4.22.09 Reviews (Part 2)

Scalped #28 (DC/Vertigo): Scalped reaches such a successful artistic fervor that by the second page, my heart sinks at the quiet reveal of the dead body. It’s a particularly effective establishing shot, not only of place, but of mood. Jason Aaron continues to expand the cacophony of characters inhabiting the universe of the Rez with bit players like the dead black grifter from a couple issues back and shedding a small light on FBI Agent Newsome. We also get long-awaited clarity around who really killed those agents and Gina Bad Horse years prior, as the perpetrator attempts to make amends while the truth slowly comes to light, living into the words “Everything on Earth has a purpose, every disease an herb to cure it, and every person a mission. This is The Indian Theory of Existence. Mourning Dove.” R.M. Guera’s pencils are as visceral and perfectly mated to this type of script as ever, whether depicting a tatted up, weight-lifting prison yard where you can actually feel everyone’s eyes in the back of their heads mad-dogging you, or even the books quietly tucked away in Falls Down’s house. With Y: The Last Man and 100 Bullets now concluded, it seems more obvious than ever that Brian Wood’s DMZ and Jason Aaron’s Scalped are the rightful inheritors of the mantle of “Vertigo flagship” book. Grade A+.

Buck Rogers #0 (Dynamite Entertainment): John Cassaday’s character design (and cover) is cool in a… Tron meets Havok sort of way. Writer Scott Beatty has plenty of practice writing Batman, Star Wars, and some encyclopedic guides to be well suited to spin tales about one of the first pulp heroes out there. It's apparent he has a decent handle on the character, with this nice quick intro story. The Ganymedian baddies are sort of a generic Starro the Conqueror. Carlos Rafael's artistic style is really representative of the Dynamite house style, if one exists. There are some static and awkward shots, but he shows tons of promise for this type of adventure. I'll definitely check out the first issue or two to see if this has legs. For .25 cents? Hell yeah. Grade A+.

I Am Legion #3 (Devil’s Due Publishing): Fabien Nury and John Cassaday continue their genre blender that’s part old school detective thriller, part horror infused creep show that would make Mike Mignola proud, and part pulp war examination that feels so nuanced and well researched – reminiscent of F. Paul Wilson’s The Keep from IDW a few years back. Though the plot feels a little convoluted in spots (Herr so-and-so doing activity x for what motivation again?), but that’s probably attributable to being a translated work that has been chopped up arbitrarily to fit monthly installments, and will likely read much better collected. As usual, Cassaday’s pencils alone are worth the price of admission and can capture the most rousing parachute drop or even the quiet hesitation on Maria’s face. This is really a sleeper little book. Grade B+.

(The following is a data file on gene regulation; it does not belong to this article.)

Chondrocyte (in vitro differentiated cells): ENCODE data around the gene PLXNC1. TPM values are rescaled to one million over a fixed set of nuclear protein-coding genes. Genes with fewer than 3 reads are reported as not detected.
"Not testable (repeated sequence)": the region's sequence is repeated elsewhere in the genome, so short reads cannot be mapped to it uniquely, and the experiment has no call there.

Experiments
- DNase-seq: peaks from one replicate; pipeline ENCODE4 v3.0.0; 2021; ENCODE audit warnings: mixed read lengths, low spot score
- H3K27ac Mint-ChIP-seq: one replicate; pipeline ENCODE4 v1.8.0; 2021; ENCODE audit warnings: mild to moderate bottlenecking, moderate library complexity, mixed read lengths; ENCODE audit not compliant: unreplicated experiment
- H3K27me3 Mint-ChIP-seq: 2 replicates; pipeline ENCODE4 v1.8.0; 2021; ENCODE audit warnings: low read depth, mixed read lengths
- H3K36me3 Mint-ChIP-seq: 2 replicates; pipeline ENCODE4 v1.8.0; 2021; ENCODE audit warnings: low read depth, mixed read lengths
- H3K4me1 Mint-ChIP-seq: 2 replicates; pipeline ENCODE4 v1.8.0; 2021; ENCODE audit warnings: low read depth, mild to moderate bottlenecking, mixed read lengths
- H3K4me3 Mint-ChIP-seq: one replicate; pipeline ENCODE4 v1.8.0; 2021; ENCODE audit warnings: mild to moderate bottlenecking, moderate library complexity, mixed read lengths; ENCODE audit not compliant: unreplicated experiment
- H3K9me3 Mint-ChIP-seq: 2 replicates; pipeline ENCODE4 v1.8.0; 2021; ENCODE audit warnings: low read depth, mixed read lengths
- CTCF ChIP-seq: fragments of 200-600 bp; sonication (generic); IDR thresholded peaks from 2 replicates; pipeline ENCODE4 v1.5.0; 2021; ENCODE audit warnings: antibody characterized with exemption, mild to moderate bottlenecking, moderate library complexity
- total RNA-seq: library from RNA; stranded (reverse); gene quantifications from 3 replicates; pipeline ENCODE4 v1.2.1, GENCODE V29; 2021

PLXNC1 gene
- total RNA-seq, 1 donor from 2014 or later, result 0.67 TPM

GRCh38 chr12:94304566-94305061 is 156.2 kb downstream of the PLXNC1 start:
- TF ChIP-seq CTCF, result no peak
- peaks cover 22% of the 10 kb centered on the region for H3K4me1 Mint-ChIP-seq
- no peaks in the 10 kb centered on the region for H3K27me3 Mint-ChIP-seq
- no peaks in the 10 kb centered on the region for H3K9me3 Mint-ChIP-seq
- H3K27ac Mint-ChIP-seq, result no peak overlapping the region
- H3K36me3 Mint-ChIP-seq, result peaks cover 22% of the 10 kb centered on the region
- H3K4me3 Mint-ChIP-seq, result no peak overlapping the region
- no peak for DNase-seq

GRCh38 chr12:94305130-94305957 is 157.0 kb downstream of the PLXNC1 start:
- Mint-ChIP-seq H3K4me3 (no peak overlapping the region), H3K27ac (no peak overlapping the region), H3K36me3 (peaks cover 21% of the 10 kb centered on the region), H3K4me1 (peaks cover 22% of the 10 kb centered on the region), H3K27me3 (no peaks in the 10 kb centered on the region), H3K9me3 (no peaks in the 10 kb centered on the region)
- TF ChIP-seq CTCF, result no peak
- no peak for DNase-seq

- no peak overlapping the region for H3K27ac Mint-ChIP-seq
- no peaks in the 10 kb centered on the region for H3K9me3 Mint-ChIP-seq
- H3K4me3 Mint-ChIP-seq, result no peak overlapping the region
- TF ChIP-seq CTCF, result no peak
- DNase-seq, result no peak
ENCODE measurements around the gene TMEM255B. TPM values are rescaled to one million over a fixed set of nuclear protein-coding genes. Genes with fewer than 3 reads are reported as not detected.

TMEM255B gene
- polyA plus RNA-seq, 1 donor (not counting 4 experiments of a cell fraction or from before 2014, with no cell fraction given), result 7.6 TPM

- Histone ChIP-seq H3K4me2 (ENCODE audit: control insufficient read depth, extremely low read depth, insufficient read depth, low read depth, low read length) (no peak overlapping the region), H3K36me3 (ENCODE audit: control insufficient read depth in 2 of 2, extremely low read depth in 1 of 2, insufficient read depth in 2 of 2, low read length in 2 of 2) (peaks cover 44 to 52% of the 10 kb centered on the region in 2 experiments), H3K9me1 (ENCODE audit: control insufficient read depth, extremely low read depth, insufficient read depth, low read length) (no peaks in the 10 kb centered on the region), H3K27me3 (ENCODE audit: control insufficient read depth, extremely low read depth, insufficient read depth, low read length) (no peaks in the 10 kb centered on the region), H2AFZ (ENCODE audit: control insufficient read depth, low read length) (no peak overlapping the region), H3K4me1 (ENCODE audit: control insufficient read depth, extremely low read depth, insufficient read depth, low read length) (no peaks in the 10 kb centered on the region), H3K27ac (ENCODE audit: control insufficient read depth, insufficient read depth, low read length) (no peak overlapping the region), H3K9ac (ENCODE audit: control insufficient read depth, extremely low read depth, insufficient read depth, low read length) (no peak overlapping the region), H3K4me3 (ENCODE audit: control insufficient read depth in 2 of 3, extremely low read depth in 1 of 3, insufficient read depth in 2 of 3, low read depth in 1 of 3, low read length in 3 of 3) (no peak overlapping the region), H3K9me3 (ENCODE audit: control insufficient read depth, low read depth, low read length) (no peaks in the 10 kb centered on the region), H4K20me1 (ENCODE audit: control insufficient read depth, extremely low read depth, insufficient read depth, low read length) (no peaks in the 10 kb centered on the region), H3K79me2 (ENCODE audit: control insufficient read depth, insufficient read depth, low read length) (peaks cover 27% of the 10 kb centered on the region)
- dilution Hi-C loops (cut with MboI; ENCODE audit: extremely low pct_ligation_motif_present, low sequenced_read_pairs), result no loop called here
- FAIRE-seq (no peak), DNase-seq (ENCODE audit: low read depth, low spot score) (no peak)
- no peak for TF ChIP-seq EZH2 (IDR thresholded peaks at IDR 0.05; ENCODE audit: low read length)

Ignition City #2 (Avatar Press): I think I'll just stick with Black Summer, No Hero, and Aetheric Mechanics for my Warren Ellis fix from Avatar. Why all the bare midriff? What's with all the ass poses? Why the pointy angular breasts? There's a horrid panel on page 2, where the main chic looks like she has a weird balding scalp, with an elongated head and tweaked out eyes. I'm not sure if the inks or the colors are at fault here, but somehow Gianluca Pagliarani’s breathtaking style (remember Aetheric Mechanics?!) is getting mangled here; it's so lacking of the detail and fine line work, where before (in Aetheric Mechanics!) it was swimming in it. There are pieces of the puzzle here oh-so conveniently unfolding as whatserface begins looking into her dad’s death. There are fleeting flashes of Ellisian fun sci-fi ideas: “We’re not here because we lost space, honey. We’re here because we lost our planet,” but I'm distracted by the art mishap which makes it tough to continue. The protagonist soapboxes about her life expositorially. Lines like "I could spin her around on my cock like a bolt washer" just play sort of gratuitous for shock value’s sake instead of being the trademark realistic portrayal of the way a real bastard speaks. I thought it was ludicrous how the one dude just starts talking to himself admitting he killed the dad?! Talk about exposition, he tells us what he did, how he did it, and why he did it, talking to nobody but the audience(!) for no apparent reason! There's a shot where it looks like the chic is saluting rather than blocking the sun from her eyes as she looks up to see a strange ship overflying the island. Maybe I'll pick this up out of the dollar bin one day or check out the trade, but for now I think I've had enough. This reminds me… someone once asked why some reviews are so short and some are relatively long. My answer was essentially that I put in what I get out of it. If you’re going to take the time to craft a thoughtful tale, like say, Detective Comics #853, that inspires more response in me. If you’re going to just schlock out some crude sci-fi romp, then that creates an equally brief and choppy review. There was a whole episode of The West Wing about this type of “proportional response.” That is all. Grade C.

I also picked up;

Scalped Volume 4: The Gravel In Your Guts (DC/Vertigo): If you aren’t reading Scalped by now, I just… sigh… what’s wrong with you?


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